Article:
That requirement overlooks the fact that cystic fibrosis affects different people in different ways. Some who need supplemental oxygen, have a hard time completing daily tasks, are unable to work, and are on disability have FEV1s above 40 percent and so would qualify for trials. Others, like me, who work, travel, have good quality of life, and use oxygen only when sleeping or during laborious physical activity, yet have FEV1s of 30 percent, are excluded from taking part in trials. I know many people in the CF community who lead successful, fulfilled lives with lung function below 40 percent.
As someone who works in the science field and who values the efforts of scientists and clinicians doing clinical research, I started to wonder: Where does this requirement come from? Should this single variable be such a deciding factor in determining who can take part in cystic fibrosis clinical trials and who can’t? Are we getting comprehensive results from these trials if an important subset of patients is omitted?
Inclusion and exclusion criteria for participating in cystic fibrosis clinical studies and trials are designed by the Food and Drug Administration, with advice from the Cystic Fibrosis Foundation. These criteria are there to protect the safety of participants.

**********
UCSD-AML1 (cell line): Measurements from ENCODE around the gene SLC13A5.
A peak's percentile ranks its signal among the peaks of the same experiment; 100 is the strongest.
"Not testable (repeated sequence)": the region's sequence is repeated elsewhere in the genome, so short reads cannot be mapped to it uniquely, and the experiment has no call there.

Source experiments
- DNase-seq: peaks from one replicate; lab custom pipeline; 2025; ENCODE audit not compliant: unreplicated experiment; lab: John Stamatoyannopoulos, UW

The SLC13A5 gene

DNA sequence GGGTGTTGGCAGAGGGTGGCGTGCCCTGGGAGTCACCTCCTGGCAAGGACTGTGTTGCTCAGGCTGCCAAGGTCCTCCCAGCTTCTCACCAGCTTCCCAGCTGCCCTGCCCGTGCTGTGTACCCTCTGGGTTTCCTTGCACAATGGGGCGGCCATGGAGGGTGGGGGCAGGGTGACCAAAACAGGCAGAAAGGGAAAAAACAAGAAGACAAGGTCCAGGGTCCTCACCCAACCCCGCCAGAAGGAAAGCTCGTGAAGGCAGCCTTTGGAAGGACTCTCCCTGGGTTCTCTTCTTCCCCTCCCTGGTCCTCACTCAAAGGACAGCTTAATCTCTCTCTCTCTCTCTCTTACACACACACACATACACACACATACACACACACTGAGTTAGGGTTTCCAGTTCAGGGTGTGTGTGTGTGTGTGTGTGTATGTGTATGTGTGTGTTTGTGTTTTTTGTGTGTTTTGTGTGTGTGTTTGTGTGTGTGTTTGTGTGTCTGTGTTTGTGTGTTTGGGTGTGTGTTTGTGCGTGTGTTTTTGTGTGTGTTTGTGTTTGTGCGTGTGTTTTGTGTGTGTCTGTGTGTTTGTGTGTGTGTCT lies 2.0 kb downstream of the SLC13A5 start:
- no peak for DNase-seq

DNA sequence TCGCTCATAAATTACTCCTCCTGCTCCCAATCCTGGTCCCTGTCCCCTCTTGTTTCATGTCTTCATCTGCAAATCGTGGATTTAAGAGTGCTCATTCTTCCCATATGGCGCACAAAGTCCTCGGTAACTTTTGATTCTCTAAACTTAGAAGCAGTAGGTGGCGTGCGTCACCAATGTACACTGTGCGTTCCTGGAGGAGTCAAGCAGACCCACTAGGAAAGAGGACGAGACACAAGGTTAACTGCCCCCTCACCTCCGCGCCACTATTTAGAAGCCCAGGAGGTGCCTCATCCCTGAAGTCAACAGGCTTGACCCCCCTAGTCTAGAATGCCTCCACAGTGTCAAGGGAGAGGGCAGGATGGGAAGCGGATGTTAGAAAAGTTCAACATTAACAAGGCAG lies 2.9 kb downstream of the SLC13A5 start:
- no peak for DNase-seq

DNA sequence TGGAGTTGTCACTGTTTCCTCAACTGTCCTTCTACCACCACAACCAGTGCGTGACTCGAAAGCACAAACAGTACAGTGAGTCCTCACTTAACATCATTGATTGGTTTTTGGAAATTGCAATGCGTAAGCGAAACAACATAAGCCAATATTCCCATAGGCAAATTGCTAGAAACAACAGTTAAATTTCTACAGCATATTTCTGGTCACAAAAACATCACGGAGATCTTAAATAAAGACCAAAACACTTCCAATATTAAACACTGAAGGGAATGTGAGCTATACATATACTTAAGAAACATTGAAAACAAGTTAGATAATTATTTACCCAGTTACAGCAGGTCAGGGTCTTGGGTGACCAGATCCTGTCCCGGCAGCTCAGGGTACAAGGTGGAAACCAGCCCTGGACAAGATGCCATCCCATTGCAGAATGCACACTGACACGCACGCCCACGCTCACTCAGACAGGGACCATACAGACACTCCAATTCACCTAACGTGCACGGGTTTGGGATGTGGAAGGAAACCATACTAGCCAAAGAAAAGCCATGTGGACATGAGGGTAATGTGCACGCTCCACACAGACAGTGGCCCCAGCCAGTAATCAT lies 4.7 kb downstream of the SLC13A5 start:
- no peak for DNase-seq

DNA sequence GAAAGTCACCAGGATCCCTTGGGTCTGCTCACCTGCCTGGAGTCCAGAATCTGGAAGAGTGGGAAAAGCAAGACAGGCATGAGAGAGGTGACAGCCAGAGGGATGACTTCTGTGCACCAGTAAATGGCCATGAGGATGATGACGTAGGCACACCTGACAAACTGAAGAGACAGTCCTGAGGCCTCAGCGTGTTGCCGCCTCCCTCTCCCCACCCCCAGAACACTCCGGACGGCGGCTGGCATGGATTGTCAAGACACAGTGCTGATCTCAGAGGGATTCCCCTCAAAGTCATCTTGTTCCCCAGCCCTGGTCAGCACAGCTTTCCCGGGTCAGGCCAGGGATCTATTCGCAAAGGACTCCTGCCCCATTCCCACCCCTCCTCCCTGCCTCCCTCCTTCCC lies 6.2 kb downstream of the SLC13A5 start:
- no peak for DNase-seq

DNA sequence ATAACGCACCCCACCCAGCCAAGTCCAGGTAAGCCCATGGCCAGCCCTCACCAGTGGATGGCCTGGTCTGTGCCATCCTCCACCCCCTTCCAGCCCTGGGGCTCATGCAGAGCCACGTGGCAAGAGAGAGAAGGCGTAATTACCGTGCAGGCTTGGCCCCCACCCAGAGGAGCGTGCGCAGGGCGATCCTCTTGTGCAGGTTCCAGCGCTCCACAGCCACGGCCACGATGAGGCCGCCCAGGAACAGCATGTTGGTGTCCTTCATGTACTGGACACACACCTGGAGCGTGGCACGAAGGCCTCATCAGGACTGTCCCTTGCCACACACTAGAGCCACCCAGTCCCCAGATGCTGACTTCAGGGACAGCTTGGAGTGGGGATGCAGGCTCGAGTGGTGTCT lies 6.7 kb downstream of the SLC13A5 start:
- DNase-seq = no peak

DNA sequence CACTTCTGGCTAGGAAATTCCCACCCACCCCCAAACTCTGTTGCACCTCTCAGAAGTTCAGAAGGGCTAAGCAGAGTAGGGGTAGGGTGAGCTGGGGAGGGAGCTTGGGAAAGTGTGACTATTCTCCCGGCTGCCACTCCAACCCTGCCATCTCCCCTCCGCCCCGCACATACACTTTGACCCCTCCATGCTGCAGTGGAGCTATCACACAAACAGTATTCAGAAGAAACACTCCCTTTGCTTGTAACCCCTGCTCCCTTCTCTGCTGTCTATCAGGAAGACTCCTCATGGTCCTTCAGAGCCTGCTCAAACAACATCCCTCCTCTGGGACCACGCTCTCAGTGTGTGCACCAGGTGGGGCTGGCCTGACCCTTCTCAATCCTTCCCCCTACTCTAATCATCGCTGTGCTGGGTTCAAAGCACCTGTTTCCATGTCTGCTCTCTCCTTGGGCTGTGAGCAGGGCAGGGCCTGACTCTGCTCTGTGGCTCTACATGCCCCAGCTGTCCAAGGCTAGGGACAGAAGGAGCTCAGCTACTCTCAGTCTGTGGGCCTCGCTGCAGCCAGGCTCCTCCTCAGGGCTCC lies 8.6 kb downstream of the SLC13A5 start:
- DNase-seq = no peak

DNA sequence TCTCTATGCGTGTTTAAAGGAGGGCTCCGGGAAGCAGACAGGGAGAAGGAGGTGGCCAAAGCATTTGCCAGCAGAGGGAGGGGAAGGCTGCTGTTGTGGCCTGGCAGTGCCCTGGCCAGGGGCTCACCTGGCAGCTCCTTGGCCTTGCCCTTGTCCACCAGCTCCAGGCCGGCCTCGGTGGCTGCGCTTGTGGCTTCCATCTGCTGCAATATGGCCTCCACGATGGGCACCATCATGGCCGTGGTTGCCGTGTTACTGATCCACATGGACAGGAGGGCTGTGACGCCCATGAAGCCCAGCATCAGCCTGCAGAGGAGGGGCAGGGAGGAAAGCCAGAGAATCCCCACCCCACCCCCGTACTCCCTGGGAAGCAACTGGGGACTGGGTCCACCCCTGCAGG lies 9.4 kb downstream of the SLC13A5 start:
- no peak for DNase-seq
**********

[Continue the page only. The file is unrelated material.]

There are surely safety (and data) concerns to consider when thinking about including participants with FEV1 scores below 40 percent. Individuals with lower lung function have a higher chance of developing respiratory infections and acute worsening of symptoms, called pulmonary exacerbations, during the trial period, either because of advanced disease or adverse effects from the drug. That could result in their withdrawing from the trial and a decrease in data points. Those with more scar tissue and lung damage probably won’t achieve the same level of symptom relief and disease reversal as those with milder CF. And they may not experience a significant change in lung function, which means fewer positive results for the company to present to the FDA when seeking approval for a new drug.